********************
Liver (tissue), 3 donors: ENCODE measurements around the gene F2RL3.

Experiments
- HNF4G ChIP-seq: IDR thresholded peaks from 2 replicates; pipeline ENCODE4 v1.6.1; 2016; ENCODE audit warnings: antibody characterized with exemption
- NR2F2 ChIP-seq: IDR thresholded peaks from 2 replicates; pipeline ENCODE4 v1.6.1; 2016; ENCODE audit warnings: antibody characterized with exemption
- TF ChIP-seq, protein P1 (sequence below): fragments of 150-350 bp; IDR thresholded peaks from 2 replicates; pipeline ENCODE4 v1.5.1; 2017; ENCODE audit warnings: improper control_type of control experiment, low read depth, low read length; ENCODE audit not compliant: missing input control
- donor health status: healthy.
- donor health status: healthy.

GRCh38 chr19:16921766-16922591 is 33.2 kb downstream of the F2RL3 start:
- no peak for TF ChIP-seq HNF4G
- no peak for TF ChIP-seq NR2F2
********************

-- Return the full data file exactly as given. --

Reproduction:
Liver (tissue), 3 donors: ENCODE measurements around the gene F2RL3.

Experiments
- HNF4G ChIP-seq: IDR thresholded peaks from 2 replicates; pipeline ENCODE4 v1.6.1; 2016; ENCODE audit warnings: antibody characterized with exemption
- NR2F2 ChIP-seq: IDR thresholded peaks from 2 replicates; pipeline ENCODE4 v1.6.1; 2016; ENCODE audit warnings: antibody characterized with exemption
- TF ChIP-seq, protein P1 (sequence below): fragments of 150-350 bp; IDR thresholded peaks from 2 replicates; pipeline ENCODE4 v1.5.1; 2017; ENCODE audit warnings: improper control_type of control experiment, low read depth, low read length; ENCODE audit not compliant: missing input control
- donor health status: healthy.
- donor health status: healthy.

GRCh38 chr19:16921766-16922591 is 33.2 kb downstream of the F2RL3 start:
- no peak for TF ChIP-seq HNF4G
- no peak for TF ChIP-seq NR2F2